USER'S GUIDE

Published by

**Moisés Gómez Mateu**and

**Guadalupe Gómez Melis**

*Department of Statistics and Operations Research.*

*Universitat Politècnica de Catalunya, Spain.*

# CompARE

Thank you for using the free on-line platform CompARE. This website will help you to:

- Analyze,
**based on statistical properties**, whether you should use a**Composite endpoint**as Primary endpoint. -
**Minimize Sample size**in time-to-event Clinical trials. - Compare different scenarios depending on your candidate endpoints.
- Get helpful numerical and intuitive graphical results.

This short guide will help users to run CompARE effectively. Comments are welcome (moises.gomez.mateu@upc.edu).

You can easily print this guide using the print options from your web browser and save it in pdf (click on the right button of your mouse\convert to PDF).

Alternatively, you can also use the PRINT ICON from the top-right page once you are logged in.

### Table of Contents

[Show/Hide]# Main concepts

## Relevant, Additional and Composite endpoints

The appropriate choice of the Primary endpoint is a crucial issue at the design stage of randomized clinical trials. This choice might depend on whether a secondary endpoint has to be added so that the desired effect of a treatment is detected.

The main goal of CompARE is to help you to make a more informed decision on the Primary endpoint you should use in your Randomized Clinical Trial. From a list of candidate endpoints, you can "build" a Composite endpoint and CompARE will help you to choose between a Relevant and the Composite endpoint.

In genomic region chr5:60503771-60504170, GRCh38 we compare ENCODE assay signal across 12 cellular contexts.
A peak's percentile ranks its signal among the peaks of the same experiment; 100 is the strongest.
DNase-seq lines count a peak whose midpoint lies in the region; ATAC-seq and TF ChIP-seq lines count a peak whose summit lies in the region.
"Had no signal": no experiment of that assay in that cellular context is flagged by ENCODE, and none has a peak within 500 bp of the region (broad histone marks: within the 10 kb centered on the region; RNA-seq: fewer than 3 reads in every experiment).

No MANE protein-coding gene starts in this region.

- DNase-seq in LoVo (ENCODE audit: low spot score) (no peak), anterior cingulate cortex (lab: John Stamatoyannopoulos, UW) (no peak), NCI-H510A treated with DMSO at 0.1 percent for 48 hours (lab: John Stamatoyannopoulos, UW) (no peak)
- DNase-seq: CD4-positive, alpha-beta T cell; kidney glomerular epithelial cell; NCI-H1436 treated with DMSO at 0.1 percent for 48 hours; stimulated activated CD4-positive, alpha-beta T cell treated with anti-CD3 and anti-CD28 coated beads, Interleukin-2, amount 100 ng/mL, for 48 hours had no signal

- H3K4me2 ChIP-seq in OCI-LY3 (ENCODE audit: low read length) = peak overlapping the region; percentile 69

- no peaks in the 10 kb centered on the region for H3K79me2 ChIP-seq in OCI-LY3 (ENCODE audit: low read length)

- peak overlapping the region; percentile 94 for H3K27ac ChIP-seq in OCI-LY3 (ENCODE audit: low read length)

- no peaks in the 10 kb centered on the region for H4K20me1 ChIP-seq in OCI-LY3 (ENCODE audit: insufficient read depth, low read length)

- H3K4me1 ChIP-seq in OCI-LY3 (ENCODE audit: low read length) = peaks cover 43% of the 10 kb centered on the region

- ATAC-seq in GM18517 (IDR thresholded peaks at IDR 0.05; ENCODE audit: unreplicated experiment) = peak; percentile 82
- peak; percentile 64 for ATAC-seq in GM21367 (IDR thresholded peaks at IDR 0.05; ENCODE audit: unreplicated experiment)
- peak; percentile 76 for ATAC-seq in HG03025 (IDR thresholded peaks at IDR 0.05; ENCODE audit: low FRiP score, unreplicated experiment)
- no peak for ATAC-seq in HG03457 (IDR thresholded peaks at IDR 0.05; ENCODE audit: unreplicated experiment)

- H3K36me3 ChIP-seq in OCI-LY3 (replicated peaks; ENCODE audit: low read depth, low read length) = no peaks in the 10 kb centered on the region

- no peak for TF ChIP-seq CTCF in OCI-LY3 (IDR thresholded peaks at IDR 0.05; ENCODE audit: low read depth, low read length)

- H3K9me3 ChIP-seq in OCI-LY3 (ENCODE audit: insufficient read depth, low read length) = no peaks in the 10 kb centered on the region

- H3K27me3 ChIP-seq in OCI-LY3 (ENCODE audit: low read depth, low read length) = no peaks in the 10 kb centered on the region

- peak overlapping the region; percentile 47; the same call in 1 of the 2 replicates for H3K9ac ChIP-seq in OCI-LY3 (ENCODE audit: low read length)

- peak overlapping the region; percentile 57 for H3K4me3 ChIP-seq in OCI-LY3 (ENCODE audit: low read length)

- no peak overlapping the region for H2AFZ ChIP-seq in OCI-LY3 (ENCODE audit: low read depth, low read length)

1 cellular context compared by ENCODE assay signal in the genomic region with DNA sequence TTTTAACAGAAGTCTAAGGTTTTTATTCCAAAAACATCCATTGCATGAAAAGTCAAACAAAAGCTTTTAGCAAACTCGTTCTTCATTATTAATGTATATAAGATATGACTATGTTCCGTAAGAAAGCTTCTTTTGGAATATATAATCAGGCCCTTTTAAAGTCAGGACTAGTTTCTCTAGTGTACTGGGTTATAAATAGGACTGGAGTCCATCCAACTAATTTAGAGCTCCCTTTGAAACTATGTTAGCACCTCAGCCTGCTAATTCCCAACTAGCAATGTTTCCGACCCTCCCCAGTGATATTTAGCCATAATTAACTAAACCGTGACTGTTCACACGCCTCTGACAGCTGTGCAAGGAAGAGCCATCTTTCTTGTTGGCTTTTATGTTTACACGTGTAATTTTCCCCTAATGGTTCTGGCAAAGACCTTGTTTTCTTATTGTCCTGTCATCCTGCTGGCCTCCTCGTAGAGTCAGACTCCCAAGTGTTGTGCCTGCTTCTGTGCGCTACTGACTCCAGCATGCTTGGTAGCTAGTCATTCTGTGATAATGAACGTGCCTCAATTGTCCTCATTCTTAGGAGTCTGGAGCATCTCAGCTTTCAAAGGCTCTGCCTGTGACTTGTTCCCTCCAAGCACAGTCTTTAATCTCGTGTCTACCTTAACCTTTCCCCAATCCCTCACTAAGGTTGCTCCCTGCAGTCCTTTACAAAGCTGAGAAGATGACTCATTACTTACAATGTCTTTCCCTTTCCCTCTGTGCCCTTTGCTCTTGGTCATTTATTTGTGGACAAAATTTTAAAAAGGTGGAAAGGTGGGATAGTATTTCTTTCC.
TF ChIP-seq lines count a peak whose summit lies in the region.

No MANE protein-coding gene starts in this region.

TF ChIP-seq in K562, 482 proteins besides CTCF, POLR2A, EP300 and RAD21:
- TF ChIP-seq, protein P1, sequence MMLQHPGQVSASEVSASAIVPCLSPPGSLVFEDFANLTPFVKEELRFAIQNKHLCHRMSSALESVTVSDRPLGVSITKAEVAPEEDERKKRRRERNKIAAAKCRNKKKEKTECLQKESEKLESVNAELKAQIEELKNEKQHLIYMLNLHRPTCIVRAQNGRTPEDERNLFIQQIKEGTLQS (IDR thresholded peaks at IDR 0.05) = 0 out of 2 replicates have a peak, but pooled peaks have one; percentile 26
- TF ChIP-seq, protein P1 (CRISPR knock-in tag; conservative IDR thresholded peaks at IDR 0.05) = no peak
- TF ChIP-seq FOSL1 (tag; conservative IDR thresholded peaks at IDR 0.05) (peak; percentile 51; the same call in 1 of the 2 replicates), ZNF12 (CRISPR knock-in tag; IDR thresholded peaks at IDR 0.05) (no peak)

**Relevant endpoint:**the indispensable endpoint you must use in your trial to test the treatment efficacy.

**Additional endpoint:**secondary endpoint you might consider to add to test the treatment efficacy.

**Composite endpoint:**endpoint consisting of the union of the Relevant and the Additional endpoint.

__Example__

Suppose that the main objective of a randomized clinical trial is to assess the effects of the antioxidant Succinobucol in patients at elevate risk for cardiovascular events. Consider

**Death**as the Relevant endpoint and

**Hospitalization**as the Additional endpoint. The Composite is the union of Death and Hospitalization. Should you use Death as Primary endpoint or should you add Hospitalization and base the analysis on the Composite of Death + Hospitalization?

We could also consider other scenarios when both type of endpoints have

__several components__:

## Required information for CompARE